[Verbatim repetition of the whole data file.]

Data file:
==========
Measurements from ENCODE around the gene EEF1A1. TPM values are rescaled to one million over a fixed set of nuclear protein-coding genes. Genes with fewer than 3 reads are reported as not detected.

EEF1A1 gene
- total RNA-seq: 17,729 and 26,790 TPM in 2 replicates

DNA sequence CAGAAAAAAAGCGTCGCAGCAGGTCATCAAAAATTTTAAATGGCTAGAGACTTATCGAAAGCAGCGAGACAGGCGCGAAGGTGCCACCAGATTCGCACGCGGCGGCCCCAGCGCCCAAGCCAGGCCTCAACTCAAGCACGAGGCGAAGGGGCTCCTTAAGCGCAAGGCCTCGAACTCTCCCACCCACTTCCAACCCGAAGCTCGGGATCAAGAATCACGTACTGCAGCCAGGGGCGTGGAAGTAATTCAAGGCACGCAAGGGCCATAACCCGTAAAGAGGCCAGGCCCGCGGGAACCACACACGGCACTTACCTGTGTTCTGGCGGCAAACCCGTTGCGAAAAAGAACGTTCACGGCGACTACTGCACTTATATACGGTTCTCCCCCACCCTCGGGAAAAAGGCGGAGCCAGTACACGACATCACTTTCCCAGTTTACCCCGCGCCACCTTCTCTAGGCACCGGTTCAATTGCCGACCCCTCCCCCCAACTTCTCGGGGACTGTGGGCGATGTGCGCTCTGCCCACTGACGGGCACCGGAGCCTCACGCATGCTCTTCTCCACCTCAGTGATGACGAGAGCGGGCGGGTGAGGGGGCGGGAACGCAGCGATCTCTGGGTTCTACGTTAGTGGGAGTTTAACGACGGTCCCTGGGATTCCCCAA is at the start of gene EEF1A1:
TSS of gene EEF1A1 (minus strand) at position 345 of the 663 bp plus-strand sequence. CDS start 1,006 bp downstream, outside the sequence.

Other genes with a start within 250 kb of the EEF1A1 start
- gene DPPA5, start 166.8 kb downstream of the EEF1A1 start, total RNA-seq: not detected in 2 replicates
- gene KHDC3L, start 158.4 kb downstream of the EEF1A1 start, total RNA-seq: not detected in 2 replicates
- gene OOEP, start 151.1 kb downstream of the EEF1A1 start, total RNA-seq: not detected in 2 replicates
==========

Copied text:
Measurements from ENCODE around the gene EEF1A1. TPM values are rescaled to one million over a fixed set of nuclear protein-coding genes. Genes with fewer than 3 reads are reported as not detected.

EEF1A1 gene
- total RNA-seq: 17,729 and 26,790 TPM in 2 replicates

DNA sequence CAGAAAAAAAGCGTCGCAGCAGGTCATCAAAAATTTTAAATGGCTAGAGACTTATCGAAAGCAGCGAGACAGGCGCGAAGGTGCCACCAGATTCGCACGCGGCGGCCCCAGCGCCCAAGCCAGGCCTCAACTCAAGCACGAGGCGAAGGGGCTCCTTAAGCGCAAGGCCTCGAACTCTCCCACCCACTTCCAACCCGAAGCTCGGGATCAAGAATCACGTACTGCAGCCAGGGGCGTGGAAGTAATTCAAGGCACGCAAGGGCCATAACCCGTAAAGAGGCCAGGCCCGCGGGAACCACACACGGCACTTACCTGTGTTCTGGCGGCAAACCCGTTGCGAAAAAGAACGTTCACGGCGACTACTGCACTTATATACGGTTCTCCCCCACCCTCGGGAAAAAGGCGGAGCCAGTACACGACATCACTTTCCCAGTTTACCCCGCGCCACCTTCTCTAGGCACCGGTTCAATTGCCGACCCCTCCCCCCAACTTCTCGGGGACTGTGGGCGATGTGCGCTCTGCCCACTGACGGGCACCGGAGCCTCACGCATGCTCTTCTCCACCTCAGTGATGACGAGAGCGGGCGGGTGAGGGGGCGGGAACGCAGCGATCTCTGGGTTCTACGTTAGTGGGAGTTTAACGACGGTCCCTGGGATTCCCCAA is at the start of gene EEF1A1:
TSS of gene EEF1A1 (minus strand) at position 345 of the 663 bp plus-strand sequence. CDS start 1,006 bp downstream, outside the sequence.

Other genes with a start within 250 kb of the EEF1A1 start
- gene DPPA5, start 166.8 kb downstream of the EEF1A1 start, total RNA-seq: not detected in 2 replicates
- gene KHDC3L, start 158.4 kb downstream of the EEF1A1 start, total RNA-seq: not detected in 2 replicates
- gene OOEP, start 151.1 kb downstream of the EEF1A1 start, total RNA-seq: not detected in 2 replicates